The Snapping Turtles

I picked this turtle up on 9/26/01 from the Olympia Animal Control. She'd been crossing a road, and obviously dumped. I call her Houdini for all the times she managed to escape from her temporary tanks.

28 1/2 lbs with a 15" shell. She refused to eat for three months, but with the vet's help she's now got a hearty appetite (she's just really picky).

She has the coolest feet. :-)

We forcefed Houdini using a length of PVC-reinforced vinyl tubing (purchased at Home Depot) with the business end tapered and sanded smooth, marked with the approximate length of her digestive tract for easy reference when holding down a wildly struggling snapper, an 18" length of 2X4 (silver fir, a nice hard wood) with 1" diameter holes drilled closely together, a 60 cc syringe with the end trimmed a bit (not shown), herring milkshake (recipe follows), and LOTS AND LOTS OF DRUGS. We originally tried it without drugs by getting her to bite on the 2X4 and taping her head to the wood, but her mouth slipped off. We then tried a little drugs but they had no effect on her. Eventually we came up with a good dosage that made her pliable, but it took a lot of trial and error. Don't ask me to tell you what kind and how much, I'm not a vet.

I held her head and extender her neck, another person held her rear end so she couldn't back off the table, and the vet maneuvered the wood into Houdini's mouth and put the tube (soaked in hot water to make it more pliable) through the appropriate hole. This caused Houdini to struggle like mad, and I don't blame her. A fourth person then handed the syringe filled with warmed herring milkshake to the vet and the vet injected it into the tube (the vet decided how much to feed). The food was followed with some warm water to flush it all down. After that the tube and 2X4 were quickly removed and I sat for a bit holding Houdini on my lap with her head pointed up so gravity would help the food settle. Thankfully, we only had to do this twice. Take a close look at the 2X4. That was one MAD turtle.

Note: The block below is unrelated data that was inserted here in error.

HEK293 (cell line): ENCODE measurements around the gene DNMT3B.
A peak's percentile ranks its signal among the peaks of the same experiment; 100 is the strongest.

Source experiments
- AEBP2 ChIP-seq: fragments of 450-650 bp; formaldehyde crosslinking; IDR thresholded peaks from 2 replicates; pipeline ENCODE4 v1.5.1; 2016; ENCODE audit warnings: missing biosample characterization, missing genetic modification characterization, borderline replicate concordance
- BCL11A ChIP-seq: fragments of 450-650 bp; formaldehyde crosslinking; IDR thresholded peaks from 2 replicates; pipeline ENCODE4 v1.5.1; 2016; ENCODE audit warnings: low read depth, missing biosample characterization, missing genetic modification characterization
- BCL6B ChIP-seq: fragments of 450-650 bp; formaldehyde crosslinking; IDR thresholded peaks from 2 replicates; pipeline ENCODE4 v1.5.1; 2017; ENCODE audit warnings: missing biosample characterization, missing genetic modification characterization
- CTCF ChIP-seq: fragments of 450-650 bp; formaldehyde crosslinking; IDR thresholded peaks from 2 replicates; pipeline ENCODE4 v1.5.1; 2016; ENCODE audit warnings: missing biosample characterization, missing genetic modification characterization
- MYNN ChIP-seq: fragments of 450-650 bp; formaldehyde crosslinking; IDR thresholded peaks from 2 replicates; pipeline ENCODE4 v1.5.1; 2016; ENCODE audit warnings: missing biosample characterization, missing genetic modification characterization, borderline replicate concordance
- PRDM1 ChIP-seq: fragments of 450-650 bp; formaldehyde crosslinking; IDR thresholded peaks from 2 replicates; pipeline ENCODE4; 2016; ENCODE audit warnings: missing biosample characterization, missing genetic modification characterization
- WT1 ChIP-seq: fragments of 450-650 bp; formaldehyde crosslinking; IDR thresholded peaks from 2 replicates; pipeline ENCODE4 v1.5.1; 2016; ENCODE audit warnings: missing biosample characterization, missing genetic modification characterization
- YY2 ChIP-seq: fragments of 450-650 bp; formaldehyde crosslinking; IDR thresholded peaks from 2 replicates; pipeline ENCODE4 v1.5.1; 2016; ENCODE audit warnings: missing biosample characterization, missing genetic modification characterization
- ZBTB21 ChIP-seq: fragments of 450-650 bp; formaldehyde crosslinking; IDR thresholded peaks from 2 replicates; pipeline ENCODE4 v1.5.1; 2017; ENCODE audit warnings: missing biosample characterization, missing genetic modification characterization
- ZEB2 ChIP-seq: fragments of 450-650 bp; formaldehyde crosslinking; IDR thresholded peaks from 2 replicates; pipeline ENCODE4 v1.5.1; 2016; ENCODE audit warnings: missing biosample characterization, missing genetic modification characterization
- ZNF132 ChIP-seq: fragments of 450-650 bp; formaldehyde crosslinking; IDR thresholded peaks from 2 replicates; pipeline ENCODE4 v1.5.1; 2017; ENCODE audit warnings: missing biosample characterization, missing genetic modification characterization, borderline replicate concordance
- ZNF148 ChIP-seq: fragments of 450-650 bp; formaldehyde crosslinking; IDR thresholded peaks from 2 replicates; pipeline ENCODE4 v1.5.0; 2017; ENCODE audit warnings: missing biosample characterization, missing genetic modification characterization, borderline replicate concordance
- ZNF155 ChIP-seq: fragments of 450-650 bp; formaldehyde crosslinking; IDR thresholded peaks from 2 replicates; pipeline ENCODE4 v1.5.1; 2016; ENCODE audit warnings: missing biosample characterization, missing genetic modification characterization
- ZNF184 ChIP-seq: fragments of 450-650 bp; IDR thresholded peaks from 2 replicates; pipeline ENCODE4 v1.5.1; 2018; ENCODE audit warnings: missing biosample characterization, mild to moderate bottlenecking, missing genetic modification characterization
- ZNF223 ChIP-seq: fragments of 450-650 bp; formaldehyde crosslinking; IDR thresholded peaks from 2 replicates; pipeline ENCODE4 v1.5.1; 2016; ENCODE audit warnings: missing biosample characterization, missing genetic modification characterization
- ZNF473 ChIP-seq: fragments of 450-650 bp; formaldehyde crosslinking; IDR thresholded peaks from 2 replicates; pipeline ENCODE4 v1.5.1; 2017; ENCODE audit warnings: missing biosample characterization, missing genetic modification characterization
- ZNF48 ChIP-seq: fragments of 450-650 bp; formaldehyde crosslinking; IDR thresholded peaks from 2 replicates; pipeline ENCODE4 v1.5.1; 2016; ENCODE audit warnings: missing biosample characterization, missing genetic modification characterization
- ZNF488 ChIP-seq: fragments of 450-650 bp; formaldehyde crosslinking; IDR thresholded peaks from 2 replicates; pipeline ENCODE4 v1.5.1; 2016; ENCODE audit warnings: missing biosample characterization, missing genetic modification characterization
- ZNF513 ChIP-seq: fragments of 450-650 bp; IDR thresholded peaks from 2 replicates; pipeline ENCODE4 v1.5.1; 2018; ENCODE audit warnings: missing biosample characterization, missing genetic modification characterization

The paste we tubed into her was made with one can of "Max Cal" prescription diet and a pound or so of thawed whole herring, cut into 2" pieces.

Blend until it becomes a fairly smooth paste (you'll be amazed how well whole fish blends), using the "pulse" button and periodically stopping to push the fish chunks down with a spoon. Then pour into a fine mesh strainer and press it through with a spatula or spoon (this removes pieces of bone, fin and scales that might clog the syringe). Voila! A herring milkshake. (Note: if left out in a warm reptile room for 2 days it makes a very effective stinkbomb.)

This is the little girl, the smaller of my two from Texas. Ooo, they're little pigs! She's moved into Houdini's tank now (her choice, not mine), and they're coexisting amazingly well.

"I'm hungry! Feed me or I eat your camera!"

The boy. It's an incredible experience to interact with him through the glass.

This is the big guy's new tank. 90 gallons. I built a dry box on one end for the filter to hang on. This was taken when it was cycling and rather cloudy. He makes the tank look small.

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